Human papillomavirus (HPV) is a virus that can be passed from one person to another through intimate skin-to-skin or sexual contact. There are many different strains of the virus, some are more dangerous than others. HPV is a different virus than HIV and HSV (herpes). 79 million Americans, most in their late teens and early 20s, are infected with HPV. There are many different types of HPV, some are capable of causing serious health problems which include genital warts and cancers. But some vaccines can stop these health problems from happening.
According to the hse.ie each year in Ireland:
- HPV causes 406 cancers in both women and men
- over 6,500 women need hospital treatment for pre-cancer of the cervix
- 300 women get cervical cancer
- 90 women die from cervical cancer
HPV can also cause cancers of the:
- mouth and throat (oropharynx)
- anus (rectum)
The HPV virus can also cause a range of pre-cancerous lesions (abnormal cells) in both men and women.
How does HPV spread?
You can get HPV by having vaginal, anal, or oral sex with someone who has the virus. It is most commonly spread during vaginal or anal sex. HPV can be passed even when an infected person has no signs or symptoms.
Anyone sexually active can get HPV, even if you have had sex with only one person. You also can develop symptoms years after you have sex with someone infected. This makes it hard to know when you first became infected.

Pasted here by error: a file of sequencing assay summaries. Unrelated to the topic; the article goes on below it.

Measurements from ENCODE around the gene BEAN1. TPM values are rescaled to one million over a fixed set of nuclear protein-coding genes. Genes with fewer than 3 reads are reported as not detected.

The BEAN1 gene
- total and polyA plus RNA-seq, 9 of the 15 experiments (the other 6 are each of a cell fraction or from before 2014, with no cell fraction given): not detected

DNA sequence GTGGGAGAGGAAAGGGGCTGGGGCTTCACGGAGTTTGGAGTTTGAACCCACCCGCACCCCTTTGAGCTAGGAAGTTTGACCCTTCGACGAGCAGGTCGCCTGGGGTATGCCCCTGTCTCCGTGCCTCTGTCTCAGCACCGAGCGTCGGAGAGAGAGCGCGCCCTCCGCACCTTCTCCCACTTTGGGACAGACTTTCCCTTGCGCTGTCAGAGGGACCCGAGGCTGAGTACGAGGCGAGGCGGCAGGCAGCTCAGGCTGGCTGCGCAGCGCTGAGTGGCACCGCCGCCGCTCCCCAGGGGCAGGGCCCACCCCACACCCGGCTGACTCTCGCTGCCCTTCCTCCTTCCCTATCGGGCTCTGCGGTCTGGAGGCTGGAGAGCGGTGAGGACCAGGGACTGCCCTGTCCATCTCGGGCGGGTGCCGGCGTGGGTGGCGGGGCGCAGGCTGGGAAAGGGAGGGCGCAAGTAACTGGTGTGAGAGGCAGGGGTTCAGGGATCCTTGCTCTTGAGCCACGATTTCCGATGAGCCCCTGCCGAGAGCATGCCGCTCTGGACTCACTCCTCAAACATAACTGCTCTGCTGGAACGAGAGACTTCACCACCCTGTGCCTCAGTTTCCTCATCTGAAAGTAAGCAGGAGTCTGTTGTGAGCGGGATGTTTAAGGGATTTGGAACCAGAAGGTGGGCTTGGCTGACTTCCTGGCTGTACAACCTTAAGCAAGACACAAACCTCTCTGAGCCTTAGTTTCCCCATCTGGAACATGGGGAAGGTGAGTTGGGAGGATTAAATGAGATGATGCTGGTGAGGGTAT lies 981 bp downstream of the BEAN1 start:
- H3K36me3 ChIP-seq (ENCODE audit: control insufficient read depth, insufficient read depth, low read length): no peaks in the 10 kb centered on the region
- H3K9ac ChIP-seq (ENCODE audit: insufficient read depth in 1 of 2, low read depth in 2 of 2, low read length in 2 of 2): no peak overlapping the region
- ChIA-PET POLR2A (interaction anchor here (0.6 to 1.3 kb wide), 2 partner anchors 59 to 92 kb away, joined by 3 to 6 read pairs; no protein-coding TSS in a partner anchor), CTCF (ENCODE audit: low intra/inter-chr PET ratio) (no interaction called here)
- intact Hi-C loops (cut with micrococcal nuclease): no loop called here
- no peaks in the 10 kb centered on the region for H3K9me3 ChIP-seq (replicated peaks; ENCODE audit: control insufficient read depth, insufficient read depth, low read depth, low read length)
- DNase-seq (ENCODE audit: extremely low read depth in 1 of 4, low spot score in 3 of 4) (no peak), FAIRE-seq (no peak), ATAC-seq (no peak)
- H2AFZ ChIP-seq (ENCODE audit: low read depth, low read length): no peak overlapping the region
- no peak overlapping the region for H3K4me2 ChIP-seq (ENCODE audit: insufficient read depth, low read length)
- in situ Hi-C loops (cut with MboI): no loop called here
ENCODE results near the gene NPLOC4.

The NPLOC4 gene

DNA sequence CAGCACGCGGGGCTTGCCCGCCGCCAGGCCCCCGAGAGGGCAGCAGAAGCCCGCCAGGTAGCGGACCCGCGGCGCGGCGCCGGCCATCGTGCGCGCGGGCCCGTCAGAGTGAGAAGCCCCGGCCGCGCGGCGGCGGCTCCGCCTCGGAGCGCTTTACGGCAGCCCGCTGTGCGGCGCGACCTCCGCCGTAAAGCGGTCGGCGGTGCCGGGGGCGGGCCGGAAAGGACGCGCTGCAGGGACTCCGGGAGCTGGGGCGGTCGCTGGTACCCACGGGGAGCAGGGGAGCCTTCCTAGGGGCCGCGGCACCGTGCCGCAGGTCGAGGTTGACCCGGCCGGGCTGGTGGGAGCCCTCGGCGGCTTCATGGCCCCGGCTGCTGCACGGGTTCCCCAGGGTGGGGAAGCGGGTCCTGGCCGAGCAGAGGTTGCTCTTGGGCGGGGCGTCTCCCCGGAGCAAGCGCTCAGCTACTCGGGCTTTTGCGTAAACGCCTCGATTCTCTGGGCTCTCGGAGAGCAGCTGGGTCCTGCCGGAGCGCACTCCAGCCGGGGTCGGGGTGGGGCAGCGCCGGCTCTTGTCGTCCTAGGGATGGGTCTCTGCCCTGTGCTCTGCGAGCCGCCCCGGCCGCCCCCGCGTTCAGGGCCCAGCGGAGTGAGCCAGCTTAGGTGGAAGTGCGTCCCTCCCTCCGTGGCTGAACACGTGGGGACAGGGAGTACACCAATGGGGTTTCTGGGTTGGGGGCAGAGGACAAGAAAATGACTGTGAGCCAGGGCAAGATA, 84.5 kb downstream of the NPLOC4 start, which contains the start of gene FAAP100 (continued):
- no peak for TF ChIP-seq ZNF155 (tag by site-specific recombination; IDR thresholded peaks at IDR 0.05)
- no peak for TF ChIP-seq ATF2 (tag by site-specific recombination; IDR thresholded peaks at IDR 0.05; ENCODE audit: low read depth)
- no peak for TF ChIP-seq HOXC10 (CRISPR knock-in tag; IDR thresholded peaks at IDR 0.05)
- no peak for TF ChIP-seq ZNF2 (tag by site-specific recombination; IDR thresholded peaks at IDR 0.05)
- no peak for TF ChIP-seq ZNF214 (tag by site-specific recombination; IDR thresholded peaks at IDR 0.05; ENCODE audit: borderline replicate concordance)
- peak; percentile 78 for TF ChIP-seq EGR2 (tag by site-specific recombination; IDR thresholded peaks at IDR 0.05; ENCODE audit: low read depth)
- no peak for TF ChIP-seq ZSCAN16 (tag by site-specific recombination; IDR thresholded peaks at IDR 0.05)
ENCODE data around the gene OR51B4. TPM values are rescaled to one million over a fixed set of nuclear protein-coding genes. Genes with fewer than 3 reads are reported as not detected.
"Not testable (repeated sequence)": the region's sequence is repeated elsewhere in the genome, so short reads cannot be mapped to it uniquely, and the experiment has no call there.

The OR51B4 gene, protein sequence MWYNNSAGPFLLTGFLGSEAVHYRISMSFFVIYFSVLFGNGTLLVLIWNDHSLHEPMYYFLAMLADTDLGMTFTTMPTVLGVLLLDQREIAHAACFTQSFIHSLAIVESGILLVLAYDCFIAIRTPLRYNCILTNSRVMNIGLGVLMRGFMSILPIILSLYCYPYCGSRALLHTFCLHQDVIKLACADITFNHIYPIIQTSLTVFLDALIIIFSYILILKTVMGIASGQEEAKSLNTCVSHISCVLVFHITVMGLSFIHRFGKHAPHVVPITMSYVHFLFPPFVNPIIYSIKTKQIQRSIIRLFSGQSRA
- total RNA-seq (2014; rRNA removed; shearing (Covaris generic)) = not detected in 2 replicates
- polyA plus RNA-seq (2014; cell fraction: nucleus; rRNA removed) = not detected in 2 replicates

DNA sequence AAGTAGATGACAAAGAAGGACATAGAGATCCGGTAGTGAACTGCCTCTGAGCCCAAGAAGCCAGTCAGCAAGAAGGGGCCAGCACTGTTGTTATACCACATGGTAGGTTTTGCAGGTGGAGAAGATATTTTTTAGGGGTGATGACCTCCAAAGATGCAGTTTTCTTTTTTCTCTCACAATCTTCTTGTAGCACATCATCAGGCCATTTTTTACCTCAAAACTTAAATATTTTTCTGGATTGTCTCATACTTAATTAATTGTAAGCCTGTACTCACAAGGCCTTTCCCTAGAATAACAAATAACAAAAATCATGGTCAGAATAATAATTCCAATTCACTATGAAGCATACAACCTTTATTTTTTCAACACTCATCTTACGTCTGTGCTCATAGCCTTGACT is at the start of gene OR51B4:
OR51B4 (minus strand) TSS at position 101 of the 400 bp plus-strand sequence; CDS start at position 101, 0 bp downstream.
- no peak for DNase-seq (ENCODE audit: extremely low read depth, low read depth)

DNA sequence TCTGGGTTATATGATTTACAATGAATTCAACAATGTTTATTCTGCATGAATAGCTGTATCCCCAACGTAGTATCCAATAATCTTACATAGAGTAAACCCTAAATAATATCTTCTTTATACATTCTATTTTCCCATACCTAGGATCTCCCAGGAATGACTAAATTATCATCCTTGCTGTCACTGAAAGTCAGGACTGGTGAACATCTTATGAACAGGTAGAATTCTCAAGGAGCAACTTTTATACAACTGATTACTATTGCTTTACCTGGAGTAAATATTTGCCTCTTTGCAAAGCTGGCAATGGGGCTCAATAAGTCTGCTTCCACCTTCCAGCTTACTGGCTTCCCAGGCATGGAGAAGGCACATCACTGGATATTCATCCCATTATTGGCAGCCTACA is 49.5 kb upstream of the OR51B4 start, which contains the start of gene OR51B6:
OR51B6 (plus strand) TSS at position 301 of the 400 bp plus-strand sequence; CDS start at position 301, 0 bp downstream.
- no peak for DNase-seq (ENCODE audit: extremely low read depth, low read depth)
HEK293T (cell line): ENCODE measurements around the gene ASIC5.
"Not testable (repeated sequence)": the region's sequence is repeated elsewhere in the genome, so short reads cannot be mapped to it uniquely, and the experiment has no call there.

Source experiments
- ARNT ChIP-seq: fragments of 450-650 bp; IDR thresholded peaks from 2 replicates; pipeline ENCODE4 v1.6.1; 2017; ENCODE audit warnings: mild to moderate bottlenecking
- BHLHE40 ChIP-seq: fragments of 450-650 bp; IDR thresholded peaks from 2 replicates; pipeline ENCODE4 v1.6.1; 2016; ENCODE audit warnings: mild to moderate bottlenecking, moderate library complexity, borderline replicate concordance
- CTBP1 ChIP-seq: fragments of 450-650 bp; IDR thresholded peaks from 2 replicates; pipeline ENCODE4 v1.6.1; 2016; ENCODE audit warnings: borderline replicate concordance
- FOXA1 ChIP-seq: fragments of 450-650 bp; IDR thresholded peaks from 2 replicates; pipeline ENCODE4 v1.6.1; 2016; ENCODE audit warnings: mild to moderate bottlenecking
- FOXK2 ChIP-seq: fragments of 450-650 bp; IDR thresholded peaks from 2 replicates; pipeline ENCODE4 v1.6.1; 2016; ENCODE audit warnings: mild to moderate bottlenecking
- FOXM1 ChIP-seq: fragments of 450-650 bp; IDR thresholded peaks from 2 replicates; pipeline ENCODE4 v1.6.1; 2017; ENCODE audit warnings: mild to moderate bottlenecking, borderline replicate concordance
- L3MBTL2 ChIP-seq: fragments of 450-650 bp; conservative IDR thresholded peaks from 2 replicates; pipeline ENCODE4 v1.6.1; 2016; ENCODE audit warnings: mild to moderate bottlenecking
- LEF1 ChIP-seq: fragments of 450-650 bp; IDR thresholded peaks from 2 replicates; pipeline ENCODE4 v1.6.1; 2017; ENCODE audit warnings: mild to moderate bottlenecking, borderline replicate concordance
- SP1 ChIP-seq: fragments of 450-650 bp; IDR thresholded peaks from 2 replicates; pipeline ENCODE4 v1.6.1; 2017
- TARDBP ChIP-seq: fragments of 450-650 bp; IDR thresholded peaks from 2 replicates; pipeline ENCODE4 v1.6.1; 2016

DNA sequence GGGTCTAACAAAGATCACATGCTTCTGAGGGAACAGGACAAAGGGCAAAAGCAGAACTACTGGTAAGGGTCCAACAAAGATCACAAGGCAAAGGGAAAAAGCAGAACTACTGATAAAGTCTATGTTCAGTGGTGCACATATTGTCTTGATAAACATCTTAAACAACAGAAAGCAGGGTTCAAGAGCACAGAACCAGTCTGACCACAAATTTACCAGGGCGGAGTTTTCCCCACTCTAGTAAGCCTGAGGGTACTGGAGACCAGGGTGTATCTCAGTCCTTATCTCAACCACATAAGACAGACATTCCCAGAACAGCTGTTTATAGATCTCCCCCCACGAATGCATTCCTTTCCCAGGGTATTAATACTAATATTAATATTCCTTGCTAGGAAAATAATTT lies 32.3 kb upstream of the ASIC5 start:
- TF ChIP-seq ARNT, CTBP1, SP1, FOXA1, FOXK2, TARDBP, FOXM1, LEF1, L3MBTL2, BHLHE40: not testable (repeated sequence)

HPV in women
It’s estimated that 80 percent of women will contract at least one type of HPV during their lifetime. Like with men, many women that get HPV don’t have any symptoms and the infection goes away without causing any health problems.
Some women may notice that they have genital warts, which can appear inside the vagina, in or around the anus, and on the cervix or vulva.
Make an appointment with your doctor if you notice any unexplained bumps or growths in or around your genital area.
How can I avoid HPV and the health problems it can cause?
You can do several things to lower your chances of getting HPV.
Get vaccinated. The HPV vaccine is safe and effective, it can protect against diseases (including cancers) caused by HPV when given in the recommended age groups. The Centre for Disease Control recommends HPV vaccination at age 11 or 12 years (or can start at age 9 years) and for everyone through age 26 years, if not vaccinated already.
For more information on the recommendations, please see:
Get screened for cervical cancer. Routine screening for women aged 21 to 65 years old can prevent cervical cancer.
If you are sexually active
- Use latex condoms the right way every time you have sex. This can lower your chances of getting HPV. But HPV can infect areas not covered by a condom – so condoms may not fully protect against getting HPV;
- Be in a mutually monogamous relationship – or have sex only with someone who only has sex with you.